The world has just over a decade to get climate change under control, U.N. scientists say

By Chris Mooney and Brady Dennis

The world stands on the brink of failure when it comes to holding global warming to moderate levels, and nations will need to take “unprecedented” actions to cut their carbon emissions over the next decade, according to a landmark report by the top scientific body studying climate change.

With global emissions showing few signs of slowing and the United States — the world’s second-largest emitter of carbon dioxide — rolling back a suite of Obama-era climate measures, the prospects for meeting the most ambitious goals of the 2015 Paris agreement look increasingly slim. To avoid racing past warming of 1.5 degrees Celsius (2.7 degrees Fahrenheit) over preindustrial levels would require a “rapid and far-reaching” transformation of human civilization at a magnitude that has never happened before, the group found.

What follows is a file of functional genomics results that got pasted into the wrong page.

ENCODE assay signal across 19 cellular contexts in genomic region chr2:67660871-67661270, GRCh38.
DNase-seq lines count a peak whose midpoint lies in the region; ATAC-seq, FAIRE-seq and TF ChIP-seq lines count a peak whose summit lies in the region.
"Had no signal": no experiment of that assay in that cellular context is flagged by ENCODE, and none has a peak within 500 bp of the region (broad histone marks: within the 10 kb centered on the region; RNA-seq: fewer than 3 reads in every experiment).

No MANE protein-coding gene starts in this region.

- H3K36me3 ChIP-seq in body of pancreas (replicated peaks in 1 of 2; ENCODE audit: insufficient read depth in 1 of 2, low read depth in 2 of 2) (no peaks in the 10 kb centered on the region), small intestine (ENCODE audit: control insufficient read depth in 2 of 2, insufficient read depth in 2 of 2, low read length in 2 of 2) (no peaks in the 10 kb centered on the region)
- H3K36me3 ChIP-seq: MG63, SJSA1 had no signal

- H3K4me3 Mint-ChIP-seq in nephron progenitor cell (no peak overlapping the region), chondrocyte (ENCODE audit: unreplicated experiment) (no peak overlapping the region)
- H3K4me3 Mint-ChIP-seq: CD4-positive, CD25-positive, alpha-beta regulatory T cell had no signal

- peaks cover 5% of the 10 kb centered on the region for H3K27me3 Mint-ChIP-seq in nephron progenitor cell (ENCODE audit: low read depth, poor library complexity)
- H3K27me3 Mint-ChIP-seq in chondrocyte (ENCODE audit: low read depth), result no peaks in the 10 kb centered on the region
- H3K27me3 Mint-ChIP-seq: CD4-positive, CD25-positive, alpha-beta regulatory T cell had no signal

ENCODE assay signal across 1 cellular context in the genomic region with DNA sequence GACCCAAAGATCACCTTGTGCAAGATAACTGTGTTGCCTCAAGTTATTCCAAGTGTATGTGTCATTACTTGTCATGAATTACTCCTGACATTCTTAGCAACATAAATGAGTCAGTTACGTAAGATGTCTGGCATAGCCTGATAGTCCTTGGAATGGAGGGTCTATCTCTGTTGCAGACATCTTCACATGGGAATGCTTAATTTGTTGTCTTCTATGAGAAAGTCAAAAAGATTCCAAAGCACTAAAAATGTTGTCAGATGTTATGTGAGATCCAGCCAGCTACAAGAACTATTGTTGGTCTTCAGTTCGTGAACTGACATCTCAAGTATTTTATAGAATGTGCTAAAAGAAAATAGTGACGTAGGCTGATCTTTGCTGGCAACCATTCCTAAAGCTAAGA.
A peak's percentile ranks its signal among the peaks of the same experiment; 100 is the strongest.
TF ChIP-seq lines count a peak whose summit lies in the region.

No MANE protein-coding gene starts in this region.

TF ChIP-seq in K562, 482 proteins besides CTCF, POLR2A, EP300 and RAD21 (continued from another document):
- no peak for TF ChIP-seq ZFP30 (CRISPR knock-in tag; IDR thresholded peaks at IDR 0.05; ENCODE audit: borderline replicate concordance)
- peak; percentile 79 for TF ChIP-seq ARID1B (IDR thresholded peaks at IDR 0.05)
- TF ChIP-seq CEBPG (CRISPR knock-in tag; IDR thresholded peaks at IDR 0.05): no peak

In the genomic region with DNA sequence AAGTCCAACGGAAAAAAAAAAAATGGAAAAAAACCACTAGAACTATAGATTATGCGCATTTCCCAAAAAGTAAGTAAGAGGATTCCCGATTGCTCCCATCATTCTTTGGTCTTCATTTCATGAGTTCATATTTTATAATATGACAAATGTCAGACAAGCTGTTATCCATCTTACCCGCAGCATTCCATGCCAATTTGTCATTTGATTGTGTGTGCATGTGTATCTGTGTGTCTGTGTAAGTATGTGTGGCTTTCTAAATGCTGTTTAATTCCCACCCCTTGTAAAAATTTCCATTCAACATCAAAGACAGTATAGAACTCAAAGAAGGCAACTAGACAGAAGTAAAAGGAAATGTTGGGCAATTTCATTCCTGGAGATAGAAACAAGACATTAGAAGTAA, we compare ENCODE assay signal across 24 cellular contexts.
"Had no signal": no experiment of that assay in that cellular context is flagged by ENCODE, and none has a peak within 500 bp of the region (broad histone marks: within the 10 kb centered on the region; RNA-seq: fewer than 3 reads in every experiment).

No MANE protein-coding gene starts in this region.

“There is no documented historic precedent” for the sweeping change to energy, transportation and other systems required to reach 1.5 degrees Celsius, the U.N. Intergovernmental Panel on Climate Change (IPCC) wrote in a report requested as part of the 2015 Paris climate agreement.

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